Journal Article

Vγ9/Vδ2 T cell activation induced by bacterial low molecular mass compounds depends on the 1-deoxy-D-xylulose 5-phosphate pathway of isoprenoid biosynthesis

Hassan Jomaa, Juliane Feurle, Katja Lühs, Volker Kunzmann, Hans-Peter Tony, Markus Herderich and Martin Wilhelm

in FEMS Immunology & Medical Microbiology

Published on behalf of Federation of Microbiological Societies

Volume 25, issue 4, pages 371-378
Published in print September 1999 | ISSN: 0928-8244
Published online January 2006 | e-ISSN: 1574-695X | DOI: https://dx.doi.org/10.1111/j.1574-695X.1999.tb01362.x
Vγ9/Vδ2 T cell activation induced by bacterial low molecular mass compounds depends on the 1-deoxy-D-xylulose 5-phosphate pathway of isoprenoid biosynthesis

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Abstract

Isopentenyl diphosphate (IPP), an important precursor of isoprenoid biosynthesis in prokaryotic and eukaryotic organisms, has been shown to activate Vγ9/Vδ2 T cells, the major subset of human γδ T cells. The biosynthesis of IPP has been first described as the acetate/mevalonate pathway. Recently, 1-deoxy-d-xylulose 5-phosphate (DOXP) and 2-C-methyl-d-erythritol 4-phosphate have been shown to be key metabolites in the DOXP pathway also leading to the formation of IPP in some eubacteria such as Escherichia coli. Here we report that the low molecular mass fraction of extracts from bacteria using the DOXP pathway induces Vγ9/Vδ2 T cell activation, while analogous preparations from bacteria using the classical mevalonate pathway fail to do so. Addition of 1-deoxy-d-xylulose potentiates the ability of E. coli extracts to activate Vγ9/Vδ2 T cells. As the amounts of IPP present in the bacterial preparations are not sufficient to induce significant Vγ9/Vδ2 T cell activation, our data suggest that compounds other than IPP associated with the DOXP pathway are responsible for Vγ9/Vδ2 T cell activation.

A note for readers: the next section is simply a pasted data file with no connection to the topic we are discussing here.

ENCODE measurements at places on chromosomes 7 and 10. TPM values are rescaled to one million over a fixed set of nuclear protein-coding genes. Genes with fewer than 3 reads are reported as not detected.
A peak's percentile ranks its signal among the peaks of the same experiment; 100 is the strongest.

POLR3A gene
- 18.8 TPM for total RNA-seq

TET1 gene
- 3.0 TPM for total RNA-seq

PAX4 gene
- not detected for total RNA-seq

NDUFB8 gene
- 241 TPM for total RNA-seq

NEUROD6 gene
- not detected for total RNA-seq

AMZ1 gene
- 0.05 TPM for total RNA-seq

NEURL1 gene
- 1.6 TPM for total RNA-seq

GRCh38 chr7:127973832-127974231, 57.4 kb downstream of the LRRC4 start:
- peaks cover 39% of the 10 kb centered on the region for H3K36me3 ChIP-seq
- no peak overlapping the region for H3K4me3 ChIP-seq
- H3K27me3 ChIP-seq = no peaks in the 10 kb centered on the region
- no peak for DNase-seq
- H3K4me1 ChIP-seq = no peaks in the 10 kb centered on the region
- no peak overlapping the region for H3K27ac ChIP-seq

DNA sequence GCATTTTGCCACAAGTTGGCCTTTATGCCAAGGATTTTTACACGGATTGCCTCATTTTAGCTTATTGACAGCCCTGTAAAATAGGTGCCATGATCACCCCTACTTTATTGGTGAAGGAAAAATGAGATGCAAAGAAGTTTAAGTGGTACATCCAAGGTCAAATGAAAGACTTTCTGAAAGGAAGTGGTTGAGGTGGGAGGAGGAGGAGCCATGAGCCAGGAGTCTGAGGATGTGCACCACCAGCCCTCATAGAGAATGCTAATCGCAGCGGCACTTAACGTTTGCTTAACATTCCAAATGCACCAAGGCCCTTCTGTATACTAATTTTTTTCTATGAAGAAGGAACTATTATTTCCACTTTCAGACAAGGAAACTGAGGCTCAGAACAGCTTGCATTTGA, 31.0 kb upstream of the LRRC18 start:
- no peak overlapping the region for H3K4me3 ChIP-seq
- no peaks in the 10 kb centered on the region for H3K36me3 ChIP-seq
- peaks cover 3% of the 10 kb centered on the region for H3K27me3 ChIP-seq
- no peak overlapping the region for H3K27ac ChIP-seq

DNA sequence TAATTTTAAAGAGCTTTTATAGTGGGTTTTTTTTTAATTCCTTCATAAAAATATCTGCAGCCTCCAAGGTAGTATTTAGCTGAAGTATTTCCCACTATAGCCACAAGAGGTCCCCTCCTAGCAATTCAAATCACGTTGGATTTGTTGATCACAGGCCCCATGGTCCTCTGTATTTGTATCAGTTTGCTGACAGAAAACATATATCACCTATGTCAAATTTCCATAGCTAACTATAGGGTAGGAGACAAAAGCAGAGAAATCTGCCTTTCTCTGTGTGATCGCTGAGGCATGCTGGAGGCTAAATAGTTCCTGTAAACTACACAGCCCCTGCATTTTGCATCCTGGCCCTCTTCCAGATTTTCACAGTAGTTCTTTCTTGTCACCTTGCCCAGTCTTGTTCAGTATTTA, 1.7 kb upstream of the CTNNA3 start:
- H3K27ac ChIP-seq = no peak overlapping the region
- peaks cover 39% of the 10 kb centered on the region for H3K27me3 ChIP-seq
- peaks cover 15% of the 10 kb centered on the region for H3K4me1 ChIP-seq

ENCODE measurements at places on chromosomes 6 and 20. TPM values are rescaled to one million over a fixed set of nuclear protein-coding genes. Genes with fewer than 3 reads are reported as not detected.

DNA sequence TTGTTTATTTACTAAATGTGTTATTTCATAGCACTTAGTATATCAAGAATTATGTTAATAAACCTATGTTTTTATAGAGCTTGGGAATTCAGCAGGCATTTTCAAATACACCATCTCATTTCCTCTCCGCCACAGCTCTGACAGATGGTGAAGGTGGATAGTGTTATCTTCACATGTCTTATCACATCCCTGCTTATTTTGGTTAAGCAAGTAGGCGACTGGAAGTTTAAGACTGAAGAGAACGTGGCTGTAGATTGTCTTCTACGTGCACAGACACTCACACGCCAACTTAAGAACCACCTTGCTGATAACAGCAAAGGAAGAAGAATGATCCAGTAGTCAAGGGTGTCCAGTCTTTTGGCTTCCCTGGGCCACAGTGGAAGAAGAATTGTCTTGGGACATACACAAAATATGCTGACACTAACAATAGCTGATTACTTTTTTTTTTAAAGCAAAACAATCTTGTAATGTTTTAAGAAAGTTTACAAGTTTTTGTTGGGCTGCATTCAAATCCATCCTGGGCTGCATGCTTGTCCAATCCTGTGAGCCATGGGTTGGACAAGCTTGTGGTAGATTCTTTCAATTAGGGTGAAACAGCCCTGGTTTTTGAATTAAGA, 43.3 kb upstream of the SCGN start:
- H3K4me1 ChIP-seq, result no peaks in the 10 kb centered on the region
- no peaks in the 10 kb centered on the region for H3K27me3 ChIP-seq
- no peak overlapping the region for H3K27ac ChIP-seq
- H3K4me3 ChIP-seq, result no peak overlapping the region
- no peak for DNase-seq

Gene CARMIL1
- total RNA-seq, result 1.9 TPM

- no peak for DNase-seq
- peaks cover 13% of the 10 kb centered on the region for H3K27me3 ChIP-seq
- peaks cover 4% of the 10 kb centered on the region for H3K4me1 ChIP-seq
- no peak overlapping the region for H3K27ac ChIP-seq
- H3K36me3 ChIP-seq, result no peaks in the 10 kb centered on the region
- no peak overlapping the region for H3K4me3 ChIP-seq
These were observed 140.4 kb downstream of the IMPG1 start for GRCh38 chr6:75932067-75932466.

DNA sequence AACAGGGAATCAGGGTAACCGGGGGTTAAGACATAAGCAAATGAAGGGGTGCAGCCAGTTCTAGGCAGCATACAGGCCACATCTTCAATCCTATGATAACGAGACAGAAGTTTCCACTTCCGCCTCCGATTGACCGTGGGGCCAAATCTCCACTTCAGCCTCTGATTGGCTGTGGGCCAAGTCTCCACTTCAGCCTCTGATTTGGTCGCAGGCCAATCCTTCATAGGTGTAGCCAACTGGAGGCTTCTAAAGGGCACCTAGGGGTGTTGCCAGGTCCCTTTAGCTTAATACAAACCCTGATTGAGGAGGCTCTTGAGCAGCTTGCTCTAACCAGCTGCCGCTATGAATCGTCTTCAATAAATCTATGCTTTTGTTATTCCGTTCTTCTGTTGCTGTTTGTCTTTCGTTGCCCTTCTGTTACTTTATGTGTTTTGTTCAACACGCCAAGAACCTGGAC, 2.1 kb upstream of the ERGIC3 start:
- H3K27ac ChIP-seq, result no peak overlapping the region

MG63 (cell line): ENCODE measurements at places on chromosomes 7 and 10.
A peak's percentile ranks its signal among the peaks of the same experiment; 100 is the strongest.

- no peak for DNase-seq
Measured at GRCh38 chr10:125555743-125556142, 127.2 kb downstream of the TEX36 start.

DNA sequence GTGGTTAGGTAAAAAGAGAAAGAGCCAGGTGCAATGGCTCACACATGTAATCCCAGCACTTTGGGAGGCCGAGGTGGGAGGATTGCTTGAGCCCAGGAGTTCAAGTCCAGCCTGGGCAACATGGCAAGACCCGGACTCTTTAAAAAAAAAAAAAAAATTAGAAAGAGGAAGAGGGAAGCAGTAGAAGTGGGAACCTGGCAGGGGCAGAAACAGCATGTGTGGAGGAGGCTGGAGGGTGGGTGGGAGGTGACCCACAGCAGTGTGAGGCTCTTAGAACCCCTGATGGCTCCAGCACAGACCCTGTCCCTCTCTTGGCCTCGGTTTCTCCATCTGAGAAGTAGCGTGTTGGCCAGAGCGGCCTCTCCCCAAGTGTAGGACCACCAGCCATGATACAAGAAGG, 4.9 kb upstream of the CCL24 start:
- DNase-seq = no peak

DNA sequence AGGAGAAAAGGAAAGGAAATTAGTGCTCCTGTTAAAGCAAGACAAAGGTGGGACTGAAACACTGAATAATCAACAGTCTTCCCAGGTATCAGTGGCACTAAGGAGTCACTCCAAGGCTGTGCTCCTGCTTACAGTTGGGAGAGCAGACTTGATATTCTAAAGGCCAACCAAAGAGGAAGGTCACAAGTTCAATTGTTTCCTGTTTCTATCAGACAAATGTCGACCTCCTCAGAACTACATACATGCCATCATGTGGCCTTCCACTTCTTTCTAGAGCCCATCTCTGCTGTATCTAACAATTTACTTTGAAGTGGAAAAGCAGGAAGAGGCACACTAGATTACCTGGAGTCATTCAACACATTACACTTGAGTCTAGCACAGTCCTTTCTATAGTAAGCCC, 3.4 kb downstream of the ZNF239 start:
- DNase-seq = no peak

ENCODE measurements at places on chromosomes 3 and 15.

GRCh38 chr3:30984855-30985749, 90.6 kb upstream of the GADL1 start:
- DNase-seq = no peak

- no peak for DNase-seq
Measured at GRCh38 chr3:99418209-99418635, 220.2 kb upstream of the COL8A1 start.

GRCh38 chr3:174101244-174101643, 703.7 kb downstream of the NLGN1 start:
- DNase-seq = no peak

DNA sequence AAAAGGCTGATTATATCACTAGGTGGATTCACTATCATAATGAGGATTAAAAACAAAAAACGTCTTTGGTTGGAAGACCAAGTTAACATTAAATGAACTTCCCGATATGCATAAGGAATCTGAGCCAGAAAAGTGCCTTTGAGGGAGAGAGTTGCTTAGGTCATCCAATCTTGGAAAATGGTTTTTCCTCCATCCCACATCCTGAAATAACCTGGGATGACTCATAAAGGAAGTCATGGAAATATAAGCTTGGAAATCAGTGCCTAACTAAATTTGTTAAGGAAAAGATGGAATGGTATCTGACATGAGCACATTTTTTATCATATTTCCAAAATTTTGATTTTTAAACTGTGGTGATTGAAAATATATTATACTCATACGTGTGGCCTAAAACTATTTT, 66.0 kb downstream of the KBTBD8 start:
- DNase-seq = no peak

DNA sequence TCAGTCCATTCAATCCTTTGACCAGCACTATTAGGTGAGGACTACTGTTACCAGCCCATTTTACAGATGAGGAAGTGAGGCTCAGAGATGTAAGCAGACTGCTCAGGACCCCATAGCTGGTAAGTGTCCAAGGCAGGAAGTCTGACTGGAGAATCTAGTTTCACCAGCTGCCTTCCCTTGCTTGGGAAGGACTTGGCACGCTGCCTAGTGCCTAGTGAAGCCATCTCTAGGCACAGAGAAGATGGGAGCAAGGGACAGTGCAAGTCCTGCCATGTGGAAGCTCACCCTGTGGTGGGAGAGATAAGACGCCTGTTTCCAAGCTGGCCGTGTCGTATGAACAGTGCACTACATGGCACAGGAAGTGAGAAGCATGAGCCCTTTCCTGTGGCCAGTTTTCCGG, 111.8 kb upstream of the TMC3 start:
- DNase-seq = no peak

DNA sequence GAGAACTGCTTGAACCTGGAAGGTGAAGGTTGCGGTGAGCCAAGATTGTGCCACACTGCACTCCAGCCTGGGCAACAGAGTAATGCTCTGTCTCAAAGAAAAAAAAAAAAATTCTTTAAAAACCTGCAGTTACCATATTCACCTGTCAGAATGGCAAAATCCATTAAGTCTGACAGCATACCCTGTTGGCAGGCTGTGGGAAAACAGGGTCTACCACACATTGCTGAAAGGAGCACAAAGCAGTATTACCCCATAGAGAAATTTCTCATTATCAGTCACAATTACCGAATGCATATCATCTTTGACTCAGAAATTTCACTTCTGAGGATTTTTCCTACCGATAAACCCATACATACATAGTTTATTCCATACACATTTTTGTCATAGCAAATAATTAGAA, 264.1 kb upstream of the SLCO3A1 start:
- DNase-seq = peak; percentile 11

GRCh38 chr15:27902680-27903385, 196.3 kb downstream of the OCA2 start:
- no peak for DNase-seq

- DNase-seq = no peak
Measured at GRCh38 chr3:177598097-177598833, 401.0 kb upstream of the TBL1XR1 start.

Keywords: γδ T cells; Isoprenoid biosynthesis; Isopentenyl diphosphate

Journal Article.  3847 words.  Illustrated.

Subjects: Medical Microbiology and Virology ; Biotechnology ; Genetics and Genomics ; Microbiology ; Molecular and Cell Biology

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